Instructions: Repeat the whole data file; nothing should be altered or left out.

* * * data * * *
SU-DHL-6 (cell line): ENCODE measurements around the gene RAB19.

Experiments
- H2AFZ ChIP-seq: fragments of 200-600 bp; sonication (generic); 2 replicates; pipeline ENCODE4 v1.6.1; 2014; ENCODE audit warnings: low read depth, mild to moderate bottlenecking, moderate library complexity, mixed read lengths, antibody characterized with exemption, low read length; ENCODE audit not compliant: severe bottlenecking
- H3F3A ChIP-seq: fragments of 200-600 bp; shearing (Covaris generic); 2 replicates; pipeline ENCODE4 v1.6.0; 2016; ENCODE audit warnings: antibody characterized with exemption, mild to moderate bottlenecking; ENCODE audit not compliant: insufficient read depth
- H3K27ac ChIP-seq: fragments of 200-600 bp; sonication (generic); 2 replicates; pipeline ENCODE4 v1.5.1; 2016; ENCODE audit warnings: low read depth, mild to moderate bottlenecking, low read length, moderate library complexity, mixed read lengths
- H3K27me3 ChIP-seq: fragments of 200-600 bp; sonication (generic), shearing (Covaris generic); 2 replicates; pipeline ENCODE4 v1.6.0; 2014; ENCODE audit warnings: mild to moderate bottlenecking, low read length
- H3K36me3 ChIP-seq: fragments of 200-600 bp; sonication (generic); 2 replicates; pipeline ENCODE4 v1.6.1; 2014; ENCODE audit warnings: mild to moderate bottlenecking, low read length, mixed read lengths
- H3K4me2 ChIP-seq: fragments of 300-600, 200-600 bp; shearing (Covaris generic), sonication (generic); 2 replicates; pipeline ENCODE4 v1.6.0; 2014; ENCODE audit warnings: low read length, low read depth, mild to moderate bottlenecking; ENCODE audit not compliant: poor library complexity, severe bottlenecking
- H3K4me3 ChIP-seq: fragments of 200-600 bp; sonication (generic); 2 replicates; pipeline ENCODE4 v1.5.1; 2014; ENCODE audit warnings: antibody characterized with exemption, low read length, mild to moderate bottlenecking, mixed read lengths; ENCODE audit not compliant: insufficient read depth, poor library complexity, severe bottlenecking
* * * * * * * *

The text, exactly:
SU-DHL-6 (cell line): ENCODE measurements around the gene RAB19.

Experiments
- H2AFZ ChIP-seq: fragments of 200-600 bp; sonication (generic); 2 replicates; pipeline ENCODE4 v1.6.1; 2014; ENCODE audit warnings: low read depth, mild to moderate bottlenecking, moderate library complexity, mixed read lengths, antibody characterized with exemption, low read length; ENCODE audit not compliant: severe bottlenecking
- H3F3A ChIP-seq: fragments of 200-600 bp; shearing (Covaris generic); 2 replicates; pipeline ENCODE4 v1.6.0; 2016; ENCODE audit warnings: antibody characterized with exemption, mild to moderate bottlenecking; ENCODE audit not compliant: insufficient read depth
- H3K27ac ChIP-seq: fragments of 200-600 bp; sonication (generic); 2 replicates; pipeline ENCODE4 v1.5.1; 2016; ENCODE audit warnings: low read depth, mild to moderate bottlenecking, low read length, moderate library complexity, mixed read lengths
- H3K27me3 ChIP-seq: fragments of 200-600 bp; sonication (generic), shearing (Covaris generic); 2 replicates; pipeline ENCODE4 v1.6.0; 2014; ENCODE audit warnings: mild to moderate bottlenecking, low read length
- H3K36me3 ChIP-seq: fragments of 200-600 bp; sonication (generic); 2 replicates; pipeline ENCODE4 v1.6.1; 2014; ENCODE audit warnings: mild to moderate bottlenecking, low read length, mixed read lengths
- H3K4me2 ChIP-seq: fragments of 300-600, 200-600 bp; shearing (Covaris generic), sonication (generic); 2 replicates; pipeline ENCODE4 v1.6.0; 2014; ENCODE audit warnings: low read length, low read depth, mild to moderate bottlenecking; ENCODE audit not compliant: poor library complexity, severe bottlenecking
- H3K4me3 ChIP-seq: fragments of 200-600 bp; sonication (generic); 2 replicates; pipeline ENCODE4 v1.5.1; 2014; ENCODE audit warnings: antibody characterized with exemption, low read length, mild to moderate bottlenecking, mixed read lengths; ENCODE audit not compliant: insufficient read depth, poor library complexity, severe bottlenecking